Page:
After a month on the job, U.S. Trade Representative Ron Kirk is beginning to articulate his vision for U.S. trade policy. A speech to the National Foreign Trade Council’s Global Innovation Forum co-hosted by Howard University in Washington, DC provided an outline of his thinking.

USTR Kirk could be accused of catering to his audience when he said early in his speech, “You understand the intersection of innovation and trade.” He went on to talk about U.S. researchers, scientists, engineers and manufacturing workers tackling the world’s greatest challenges. This key point is usually overlooked. The U.S. cannot compete in world trade based on low-priced labor, access to raw materials or knocking off imitations of products developed in other countries. The best export opportunities are in satisfying business and consumer demands that require research and creativity in design, manufacturing precision and quality control and disciplined delivery schedules. Those types of industries require constant innovations to stay ahead of developed country competitors and those in developing countries who want to repeat our successes.

U.S. agriculture’s ability to compete in international trade reflects innovations in production. Biotechnology has helped to reduce costs and increase yields while lessening farming impacts on the environment. Minimum-till and no-till farming practices have improved soil management while reducing petroleum use and providing for timely planting. Precision farming practices have resulted in more efficient use of fertilizer. Increases in production efficiencies in livestock and poultry production and processing have kept meat products competitive.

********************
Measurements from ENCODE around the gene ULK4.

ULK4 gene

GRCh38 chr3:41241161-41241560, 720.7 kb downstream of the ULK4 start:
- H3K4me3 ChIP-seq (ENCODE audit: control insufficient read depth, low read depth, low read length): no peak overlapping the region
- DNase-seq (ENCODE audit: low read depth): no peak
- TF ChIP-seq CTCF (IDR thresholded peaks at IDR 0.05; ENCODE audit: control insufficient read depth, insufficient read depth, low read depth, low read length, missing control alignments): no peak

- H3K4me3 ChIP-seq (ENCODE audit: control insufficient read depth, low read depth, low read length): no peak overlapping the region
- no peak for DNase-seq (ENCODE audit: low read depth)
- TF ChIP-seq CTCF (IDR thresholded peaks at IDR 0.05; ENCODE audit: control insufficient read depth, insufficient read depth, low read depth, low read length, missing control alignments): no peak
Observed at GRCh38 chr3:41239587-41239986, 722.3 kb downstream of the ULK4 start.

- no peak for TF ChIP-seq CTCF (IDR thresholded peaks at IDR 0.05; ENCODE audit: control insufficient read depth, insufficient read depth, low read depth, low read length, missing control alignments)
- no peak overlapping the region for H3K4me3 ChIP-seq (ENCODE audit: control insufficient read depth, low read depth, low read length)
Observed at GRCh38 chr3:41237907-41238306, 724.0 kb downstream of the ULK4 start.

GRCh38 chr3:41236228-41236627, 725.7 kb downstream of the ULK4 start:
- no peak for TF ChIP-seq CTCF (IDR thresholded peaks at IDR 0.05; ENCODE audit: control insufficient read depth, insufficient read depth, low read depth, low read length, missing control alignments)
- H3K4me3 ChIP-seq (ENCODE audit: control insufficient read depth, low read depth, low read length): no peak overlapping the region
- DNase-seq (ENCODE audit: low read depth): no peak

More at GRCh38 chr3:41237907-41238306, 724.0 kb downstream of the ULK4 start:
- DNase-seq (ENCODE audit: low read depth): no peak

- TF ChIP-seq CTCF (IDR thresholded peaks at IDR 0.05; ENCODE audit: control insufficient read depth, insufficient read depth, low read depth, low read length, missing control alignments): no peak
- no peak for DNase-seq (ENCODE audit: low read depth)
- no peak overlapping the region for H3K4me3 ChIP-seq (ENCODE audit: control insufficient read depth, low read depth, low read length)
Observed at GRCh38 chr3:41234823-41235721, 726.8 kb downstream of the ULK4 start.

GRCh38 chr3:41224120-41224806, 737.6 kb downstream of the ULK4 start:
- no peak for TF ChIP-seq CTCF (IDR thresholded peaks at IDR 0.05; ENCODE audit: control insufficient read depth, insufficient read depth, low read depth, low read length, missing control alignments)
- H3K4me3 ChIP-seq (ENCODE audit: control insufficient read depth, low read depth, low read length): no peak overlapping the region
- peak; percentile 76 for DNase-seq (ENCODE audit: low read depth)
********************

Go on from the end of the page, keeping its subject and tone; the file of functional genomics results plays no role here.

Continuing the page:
A rules-based trading system was mentioned several times by Mr. Kirk. He was referring to the WTO and to a lesser extent the bilateral and regional trade agreements that establish a set of rules. These arrangements are not perfect, but they provide a framework for trade policy actions and a forum for constructive dialogue on trade policy disagreements. As trade increases, disagreements will increase and dispute resolution processes are essential. This is particularly important as governments face a rising tide of trade protectionist sentiments.

This led to USTR Kirk’s third point about protection of intellectual property rights, “American intellectual property, goods, and services can hit the global marketplace sometimes with just a keystroke. If we’re not vigilant, they can vanish after that.” Vanish is exactly what sometimes happens and intellectual property rights have been a major issue in the WTO Doha Round of trade policy discussions and with one-on-one country relationships. He pointed out that not only do U.S. businesses and workers lose out, but risks to health and safety occur when substandard, counterfeit products are sold to unsuspecting buyers.